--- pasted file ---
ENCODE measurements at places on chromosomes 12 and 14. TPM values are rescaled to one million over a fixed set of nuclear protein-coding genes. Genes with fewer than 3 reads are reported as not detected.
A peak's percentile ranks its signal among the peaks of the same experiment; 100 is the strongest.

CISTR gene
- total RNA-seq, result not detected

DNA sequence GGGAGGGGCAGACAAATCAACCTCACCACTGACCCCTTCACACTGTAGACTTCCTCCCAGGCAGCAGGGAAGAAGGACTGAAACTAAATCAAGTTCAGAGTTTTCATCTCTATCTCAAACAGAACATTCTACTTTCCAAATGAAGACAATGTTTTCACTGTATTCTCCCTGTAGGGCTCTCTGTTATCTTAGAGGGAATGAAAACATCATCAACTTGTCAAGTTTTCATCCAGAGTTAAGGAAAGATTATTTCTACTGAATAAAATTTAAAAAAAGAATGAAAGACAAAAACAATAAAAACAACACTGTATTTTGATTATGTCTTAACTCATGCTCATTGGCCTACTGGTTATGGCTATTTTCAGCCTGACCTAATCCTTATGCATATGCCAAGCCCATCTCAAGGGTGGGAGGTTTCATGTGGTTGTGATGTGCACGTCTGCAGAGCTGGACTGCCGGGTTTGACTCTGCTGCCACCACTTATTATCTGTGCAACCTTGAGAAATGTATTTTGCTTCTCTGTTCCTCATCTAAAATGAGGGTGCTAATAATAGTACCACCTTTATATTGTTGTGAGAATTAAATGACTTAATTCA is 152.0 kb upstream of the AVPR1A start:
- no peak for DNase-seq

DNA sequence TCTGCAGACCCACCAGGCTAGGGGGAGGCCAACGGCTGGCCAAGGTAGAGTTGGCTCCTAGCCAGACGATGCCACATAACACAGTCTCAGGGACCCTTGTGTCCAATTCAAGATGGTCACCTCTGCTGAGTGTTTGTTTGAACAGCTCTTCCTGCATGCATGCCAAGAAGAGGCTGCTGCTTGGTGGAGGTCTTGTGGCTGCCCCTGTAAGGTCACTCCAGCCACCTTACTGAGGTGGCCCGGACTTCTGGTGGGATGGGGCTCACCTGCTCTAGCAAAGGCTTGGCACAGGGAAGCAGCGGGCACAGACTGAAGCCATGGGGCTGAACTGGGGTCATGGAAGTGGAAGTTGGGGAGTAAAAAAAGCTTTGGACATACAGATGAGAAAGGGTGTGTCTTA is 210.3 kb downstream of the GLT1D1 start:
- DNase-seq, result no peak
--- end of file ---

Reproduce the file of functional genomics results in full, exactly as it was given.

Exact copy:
ENCODE measurements at places on chromosomes 12 and 14. TPM values are rescaled to one million over a fixed set of nuclear protein-coding genes. Genes with fewer than 3 reads are reported as not detected.
A peak's percentile ranks its signal among the peaks of the same experiment; 100 is the strongest.

CISTR gene
- total RNA-seq, result not detected

DNA sequence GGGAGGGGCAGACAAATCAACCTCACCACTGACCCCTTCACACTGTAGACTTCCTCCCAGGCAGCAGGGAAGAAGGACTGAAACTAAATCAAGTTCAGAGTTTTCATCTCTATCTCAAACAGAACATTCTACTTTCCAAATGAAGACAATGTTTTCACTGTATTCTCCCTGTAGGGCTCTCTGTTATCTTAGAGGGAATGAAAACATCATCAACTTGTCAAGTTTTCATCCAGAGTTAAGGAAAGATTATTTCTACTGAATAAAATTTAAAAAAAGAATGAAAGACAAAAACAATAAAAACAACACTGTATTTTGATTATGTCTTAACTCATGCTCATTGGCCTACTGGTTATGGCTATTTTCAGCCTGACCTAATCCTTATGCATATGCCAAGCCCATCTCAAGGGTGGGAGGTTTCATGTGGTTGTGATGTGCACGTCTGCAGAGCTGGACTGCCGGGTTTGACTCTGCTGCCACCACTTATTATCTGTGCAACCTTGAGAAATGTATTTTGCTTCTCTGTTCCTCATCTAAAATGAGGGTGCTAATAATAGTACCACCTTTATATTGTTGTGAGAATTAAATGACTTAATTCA is 152.0 kb upstream of the AVPR1A start:
- no peak for DNase-seq

DNA sequence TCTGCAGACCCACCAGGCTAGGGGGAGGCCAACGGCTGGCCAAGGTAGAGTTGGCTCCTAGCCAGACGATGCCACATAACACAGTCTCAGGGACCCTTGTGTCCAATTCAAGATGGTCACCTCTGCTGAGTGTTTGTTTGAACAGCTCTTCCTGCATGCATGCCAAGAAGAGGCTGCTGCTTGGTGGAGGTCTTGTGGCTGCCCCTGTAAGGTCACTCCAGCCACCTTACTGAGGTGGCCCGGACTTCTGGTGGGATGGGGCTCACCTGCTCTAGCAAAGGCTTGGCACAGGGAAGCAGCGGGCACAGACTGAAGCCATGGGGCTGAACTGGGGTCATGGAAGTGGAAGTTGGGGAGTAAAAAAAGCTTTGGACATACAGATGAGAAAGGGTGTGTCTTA is 210.3 kb downstream of the GLT1D1 start:
- DNase-seq, result no peak